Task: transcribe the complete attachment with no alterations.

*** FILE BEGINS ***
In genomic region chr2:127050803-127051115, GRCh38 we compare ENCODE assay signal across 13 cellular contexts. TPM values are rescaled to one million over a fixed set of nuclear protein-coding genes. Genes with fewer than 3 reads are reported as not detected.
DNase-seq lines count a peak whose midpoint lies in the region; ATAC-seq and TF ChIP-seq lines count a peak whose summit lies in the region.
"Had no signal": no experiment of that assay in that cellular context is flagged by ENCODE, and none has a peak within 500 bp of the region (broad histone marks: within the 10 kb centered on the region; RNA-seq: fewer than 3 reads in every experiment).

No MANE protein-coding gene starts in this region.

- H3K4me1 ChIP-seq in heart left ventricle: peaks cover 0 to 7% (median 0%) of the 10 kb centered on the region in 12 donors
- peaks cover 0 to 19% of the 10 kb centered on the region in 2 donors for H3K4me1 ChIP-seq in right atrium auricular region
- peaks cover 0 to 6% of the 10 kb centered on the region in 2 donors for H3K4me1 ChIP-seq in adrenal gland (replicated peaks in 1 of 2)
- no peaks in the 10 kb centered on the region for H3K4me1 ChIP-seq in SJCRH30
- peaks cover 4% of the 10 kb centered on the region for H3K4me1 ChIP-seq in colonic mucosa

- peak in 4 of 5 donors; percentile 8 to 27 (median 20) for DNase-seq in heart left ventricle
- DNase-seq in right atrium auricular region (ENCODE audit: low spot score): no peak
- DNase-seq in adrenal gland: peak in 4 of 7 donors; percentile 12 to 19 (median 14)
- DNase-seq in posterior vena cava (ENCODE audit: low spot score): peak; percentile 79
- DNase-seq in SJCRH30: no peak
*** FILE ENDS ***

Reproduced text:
In genomic region chr2:127050803-127051115, GRCh38 we compare ENCODE assay signal across 13 cellular contexts. TPM values are rescaled to one million over a fixed set of nuclear protein-coding genes. Genes with fewer than 3 reads are reported as not detected.
DNase-seq lines count a peak whose midpoint lies in the region; ATAC-seq and TF ChIP-seq lines count a peak whose summit lies in the region.
"Had no signal": no experiment of that assay in that cellular context is flagged by ENCODE, and none has a peak within 500 bp of the region (broad histone marks: within the 10 kb centered on the region; RNA-seq: fewer than 3 reads in every experiment).

No MANE protein-coding gene starts in this region.

- H3K4me1 ChIP-seq in heart left ventricle: peaks cover 0 to 7% (median 0%) of the 10 kb centered on the region in 12 donors
- peaks cover 0 to 19% of the 10 kb centered on the region in 2 donors for H3K4me1 ChIP-seq in right atrium auricular region
- peaks cover 0 to 6% of the 10 kb centered on the region in 2 donors for H3K4me1 ChIP-seq in adrenal gland (replicated peaks in 1 of 2)
- no peaks in the 10 kb centered on the region for H3K4me1 ChIP-seq in SJCRH30
- peaks cover 4% of the 10 kb centered on the region for H3K4me1 ChIP-seq in colonic mucosa

- peak in 4 of 5 donors; percentile 8 to 27 (median 20) for DNase-seq in heart left ventricle
- DNase-seq in right atrium auricular region (ENCODE audit: low spot score): no peak
- DNase-seq in adrenal gland: peak in 4 of 7 donors; percentile 12 to 19 (median 14)
- DNase-seq in posterior vena cava (ENCODE audit: low spot score): peak; percentile 79
- DNase-seq in SJCRH30: no peak